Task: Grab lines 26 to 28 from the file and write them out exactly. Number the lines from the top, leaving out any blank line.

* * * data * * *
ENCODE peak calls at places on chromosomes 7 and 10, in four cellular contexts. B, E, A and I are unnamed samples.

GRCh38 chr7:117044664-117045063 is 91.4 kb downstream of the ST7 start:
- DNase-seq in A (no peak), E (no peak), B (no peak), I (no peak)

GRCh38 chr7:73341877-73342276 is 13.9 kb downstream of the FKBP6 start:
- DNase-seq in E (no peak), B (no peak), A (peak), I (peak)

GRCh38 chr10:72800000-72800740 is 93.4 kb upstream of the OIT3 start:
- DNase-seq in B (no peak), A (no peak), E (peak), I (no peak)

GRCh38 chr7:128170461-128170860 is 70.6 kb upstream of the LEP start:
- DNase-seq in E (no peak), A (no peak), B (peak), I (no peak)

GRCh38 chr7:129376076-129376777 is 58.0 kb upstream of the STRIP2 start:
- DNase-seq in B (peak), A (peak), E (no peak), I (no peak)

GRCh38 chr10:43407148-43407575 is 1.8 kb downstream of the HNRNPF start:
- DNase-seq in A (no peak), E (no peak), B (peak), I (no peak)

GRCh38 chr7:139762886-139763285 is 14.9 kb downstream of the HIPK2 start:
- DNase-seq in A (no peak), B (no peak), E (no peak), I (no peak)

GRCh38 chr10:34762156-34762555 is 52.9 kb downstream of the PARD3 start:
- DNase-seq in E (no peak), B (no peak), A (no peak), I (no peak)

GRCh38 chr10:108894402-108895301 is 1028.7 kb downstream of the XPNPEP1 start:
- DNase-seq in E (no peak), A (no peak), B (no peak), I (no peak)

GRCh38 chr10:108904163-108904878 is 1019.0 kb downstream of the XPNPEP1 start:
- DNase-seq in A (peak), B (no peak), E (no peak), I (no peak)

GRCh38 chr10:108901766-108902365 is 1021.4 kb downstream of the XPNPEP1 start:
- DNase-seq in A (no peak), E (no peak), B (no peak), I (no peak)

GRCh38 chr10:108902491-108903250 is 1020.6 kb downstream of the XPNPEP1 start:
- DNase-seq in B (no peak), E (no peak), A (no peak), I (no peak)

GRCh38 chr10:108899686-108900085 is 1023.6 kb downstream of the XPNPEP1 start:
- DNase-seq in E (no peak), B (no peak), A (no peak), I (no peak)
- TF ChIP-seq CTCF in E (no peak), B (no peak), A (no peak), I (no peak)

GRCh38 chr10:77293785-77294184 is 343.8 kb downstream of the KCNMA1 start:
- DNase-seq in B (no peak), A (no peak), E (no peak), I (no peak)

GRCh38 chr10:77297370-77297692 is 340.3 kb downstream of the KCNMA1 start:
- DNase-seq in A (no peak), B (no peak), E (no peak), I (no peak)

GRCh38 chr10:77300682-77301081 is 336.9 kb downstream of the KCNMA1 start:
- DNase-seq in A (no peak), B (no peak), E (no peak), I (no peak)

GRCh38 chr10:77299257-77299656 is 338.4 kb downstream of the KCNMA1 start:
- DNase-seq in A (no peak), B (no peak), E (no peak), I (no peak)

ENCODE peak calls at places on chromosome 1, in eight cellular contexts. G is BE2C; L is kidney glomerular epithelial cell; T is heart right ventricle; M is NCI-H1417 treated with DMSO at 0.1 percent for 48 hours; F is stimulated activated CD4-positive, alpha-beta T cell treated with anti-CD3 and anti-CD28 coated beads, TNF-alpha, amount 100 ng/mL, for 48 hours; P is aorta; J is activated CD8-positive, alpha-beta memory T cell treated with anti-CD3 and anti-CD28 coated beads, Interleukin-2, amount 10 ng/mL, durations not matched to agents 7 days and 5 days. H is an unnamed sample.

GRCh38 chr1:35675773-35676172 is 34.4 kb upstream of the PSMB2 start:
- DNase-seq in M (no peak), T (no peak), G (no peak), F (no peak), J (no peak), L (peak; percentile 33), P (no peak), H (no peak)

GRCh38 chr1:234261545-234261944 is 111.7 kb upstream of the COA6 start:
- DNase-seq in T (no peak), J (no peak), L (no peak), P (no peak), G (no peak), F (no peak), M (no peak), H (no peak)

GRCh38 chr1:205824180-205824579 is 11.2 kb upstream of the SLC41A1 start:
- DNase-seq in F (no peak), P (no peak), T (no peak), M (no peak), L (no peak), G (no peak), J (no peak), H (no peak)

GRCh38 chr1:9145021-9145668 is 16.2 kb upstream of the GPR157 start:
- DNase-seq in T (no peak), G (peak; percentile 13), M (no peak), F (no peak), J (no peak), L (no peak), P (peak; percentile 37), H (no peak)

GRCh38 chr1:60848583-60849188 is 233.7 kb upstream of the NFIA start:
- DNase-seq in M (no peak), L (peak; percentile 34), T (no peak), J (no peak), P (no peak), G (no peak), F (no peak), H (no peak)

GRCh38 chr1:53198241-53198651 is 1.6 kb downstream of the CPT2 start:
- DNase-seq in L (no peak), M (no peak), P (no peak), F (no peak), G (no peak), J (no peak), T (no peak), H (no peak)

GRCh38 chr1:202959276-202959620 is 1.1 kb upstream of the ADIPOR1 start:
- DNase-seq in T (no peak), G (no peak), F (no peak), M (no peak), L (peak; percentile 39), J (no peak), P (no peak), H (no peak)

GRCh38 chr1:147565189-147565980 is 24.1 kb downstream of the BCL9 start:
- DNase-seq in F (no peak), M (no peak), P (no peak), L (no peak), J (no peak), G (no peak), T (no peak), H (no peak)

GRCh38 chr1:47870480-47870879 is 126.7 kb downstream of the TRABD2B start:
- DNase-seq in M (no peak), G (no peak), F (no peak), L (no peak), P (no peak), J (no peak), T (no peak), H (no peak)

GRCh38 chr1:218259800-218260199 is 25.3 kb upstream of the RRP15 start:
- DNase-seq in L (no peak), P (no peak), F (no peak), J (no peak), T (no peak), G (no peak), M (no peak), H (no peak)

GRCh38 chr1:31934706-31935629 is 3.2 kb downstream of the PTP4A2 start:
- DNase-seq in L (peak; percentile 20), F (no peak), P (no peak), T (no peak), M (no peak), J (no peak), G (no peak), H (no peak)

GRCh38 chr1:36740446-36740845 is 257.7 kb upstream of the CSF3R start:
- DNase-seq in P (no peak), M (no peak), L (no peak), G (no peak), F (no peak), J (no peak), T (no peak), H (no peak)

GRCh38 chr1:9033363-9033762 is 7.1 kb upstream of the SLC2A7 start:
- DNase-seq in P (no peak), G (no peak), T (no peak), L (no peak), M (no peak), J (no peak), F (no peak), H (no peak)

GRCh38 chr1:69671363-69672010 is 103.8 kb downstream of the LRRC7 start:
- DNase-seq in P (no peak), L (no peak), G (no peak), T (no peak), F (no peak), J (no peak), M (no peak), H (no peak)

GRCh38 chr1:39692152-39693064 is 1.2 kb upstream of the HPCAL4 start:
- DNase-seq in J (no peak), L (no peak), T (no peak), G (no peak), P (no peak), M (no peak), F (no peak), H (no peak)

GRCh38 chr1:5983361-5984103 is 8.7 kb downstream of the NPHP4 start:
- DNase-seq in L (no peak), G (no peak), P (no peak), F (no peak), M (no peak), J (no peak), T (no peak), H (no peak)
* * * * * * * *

GRCh38 chr10:108899686-108900085 is 1023.6 kb downstream of the XPNPEP1 start:
- DNase-seq in E (no peak), B (no peak), A (no peak), I (no peak)
- TF ChIP-seq CTCF in E (no peak), B (no peak), A (no peak), I (no peak)